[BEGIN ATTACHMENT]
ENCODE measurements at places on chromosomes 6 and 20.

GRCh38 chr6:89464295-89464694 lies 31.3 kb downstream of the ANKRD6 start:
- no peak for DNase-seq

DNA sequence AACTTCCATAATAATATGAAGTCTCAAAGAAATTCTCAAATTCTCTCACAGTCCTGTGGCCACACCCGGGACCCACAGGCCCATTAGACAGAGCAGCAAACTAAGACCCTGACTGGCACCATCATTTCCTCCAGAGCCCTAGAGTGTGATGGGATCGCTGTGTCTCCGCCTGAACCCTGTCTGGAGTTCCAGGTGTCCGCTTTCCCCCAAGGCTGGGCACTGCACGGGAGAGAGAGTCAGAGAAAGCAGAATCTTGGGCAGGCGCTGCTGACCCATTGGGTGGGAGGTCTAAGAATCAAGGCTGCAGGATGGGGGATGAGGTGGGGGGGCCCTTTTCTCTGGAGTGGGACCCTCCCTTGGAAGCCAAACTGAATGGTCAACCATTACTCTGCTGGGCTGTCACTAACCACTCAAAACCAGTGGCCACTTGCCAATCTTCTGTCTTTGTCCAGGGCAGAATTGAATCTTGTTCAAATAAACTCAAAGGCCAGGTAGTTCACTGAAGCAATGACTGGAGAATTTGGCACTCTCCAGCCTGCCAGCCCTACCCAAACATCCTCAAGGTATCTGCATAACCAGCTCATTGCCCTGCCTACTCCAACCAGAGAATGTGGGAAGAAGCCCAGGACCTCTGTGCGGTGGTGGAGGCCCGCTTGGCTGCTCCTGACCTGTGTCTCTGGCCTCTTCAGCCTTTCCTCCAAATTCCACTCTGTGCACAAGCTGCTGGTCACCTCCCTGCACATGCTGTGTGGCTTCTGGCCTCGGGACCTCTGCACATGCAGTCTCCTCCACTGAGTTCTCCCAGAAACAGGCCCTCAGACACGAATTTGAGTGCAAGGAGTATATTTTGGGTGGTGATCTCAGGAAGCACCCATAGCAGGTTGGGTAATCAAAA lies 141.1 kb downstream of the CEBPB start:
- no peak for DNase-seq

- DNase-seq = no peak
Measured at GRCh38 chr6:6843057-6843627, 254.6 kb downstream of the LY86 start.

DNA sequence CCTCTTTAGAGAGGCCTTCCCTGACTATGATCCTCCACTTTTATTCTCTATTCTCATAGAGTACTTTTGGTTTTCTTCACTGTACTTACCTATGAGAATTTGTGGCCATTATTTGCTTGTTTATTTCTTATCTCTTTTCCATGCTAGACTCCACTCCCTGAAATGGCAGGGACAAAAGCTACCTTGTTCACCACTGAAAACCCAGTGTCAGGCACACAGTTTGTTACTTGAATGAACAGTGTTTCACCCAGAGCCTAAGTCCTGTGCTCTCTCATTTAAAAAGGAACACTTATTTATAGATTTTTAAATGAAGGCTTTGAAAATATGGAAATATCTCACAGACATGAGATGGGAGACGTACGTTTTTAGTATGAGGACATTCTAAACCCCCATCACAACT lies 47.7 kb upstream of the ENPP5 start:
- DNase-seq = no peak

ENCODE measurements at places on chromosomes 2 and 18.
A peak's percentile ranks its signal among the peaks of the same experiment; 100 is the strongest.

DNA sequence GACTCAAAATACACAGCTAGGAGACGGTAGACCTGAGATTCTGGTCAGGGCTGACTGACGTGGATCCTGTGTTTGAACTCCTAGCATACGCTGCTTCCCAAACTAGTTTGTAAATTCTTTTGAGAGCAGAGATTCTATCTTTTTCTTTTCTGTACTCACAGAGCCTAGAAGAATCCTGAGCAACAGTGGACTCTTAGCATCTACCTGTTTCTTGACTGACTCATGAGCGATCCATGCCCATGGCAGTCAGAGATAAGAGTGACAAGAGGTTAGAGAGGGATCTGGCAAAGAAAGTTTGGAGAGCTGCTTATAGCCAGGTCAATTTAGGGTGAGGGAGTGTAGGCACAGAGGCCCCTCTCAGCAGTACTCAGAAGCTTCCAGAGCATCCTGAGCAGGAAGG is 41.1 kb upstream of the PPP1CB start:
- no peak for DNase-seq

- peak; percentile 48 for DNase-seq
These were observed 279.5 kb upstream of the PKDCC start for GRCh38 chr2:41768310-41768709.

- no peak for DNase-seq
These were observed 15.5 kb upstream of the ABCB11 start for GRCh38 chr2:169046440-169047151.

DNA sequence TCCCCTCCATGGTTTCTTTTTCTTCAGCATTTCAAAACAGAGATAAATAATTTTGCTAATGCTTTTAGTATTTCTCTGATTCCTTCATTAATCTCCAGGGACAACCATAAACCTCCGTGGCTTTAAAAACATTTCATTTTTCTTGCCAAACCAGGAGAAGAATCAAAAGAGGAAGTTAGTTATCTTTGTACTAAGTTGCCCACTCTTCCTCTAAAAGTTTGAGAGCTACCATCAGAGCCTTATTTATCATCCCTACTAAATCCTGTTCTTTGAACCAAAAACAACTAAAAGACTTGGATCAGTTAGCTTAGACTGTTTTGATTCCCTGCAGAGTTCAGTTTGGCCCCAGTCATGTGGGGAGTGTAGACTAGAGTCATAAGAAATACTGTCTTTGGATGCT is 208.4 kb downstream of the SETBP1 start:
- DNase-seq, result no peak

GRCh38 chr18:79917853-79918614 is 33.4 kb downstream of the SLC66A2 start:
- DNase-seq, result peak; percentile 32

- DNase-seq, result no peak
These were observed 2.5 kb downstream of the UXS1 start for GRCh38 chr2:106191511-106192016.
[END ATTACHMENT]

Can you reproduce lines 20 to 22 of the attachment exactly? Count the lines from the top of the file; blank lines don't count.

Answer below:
GRCh38 chr18:79917853-79918614 is 33.4 kb downstream of the SLC66A2 start:
- DNase-seq, result peak; percentile 32

- DNase-seq, result no peak